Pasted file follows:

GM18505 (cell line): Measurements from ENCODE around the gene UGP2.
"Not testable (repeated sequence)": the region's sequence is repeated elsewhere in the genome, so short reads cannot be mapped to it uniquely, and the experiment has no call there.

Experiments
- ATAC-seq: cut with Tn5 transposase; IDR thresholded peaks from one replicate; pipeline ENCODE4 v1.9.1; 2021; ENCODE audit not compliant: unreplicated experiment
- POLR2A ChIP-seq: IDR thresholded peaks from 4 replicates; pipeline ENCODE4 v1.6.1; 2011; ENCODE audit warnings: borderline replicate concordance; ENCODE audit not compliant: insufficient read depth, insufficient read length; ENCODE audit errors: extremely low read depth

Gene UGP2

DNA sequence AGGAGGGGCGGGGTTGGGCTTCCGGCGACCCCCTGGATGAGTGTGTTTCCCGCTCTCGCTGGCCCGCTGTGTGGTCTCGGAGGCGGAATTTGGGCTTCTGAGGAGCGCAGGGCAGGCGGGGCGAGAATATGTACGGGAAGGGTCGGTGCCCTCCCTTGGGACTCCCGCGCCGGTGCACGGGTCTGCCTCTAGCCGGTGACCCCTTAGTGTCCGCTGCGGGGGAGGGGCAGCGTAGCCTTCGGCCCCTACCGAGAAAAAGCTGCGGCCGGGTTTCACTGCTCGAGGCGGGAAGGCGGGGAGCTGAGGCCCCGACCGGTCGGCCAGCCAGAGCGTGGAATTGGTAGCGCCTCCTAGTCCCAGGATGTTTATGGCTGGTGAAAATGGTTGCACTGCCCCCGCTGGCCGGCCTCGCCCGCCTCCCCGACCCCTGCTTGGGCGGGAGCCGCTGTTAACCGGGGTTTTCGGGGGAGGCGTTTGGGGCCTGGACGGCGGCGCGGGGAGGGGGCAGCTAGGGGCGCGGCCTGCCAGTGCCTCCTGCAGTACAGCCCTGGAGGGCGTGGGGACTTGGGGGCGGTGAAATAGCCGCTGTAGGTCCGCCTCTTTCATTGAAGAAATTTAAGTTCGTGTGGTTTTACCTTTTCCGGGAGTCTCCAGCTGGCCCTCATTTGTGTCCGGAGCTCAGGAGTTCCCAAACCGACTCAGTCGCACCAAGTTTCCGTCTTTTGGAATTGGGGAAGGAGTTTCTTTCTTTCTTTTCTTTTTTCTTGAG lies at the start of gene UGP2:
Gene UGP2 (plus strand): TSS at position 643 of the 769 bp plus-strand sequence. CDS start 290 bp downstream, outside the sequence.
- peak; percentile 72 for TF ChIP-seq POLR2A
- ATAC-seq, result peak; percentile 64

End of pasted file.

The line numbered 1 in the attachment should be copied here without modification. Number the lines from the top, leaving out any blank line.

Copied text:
GM18505 (cell line): Measurements from ENCODE around the gene UGP2.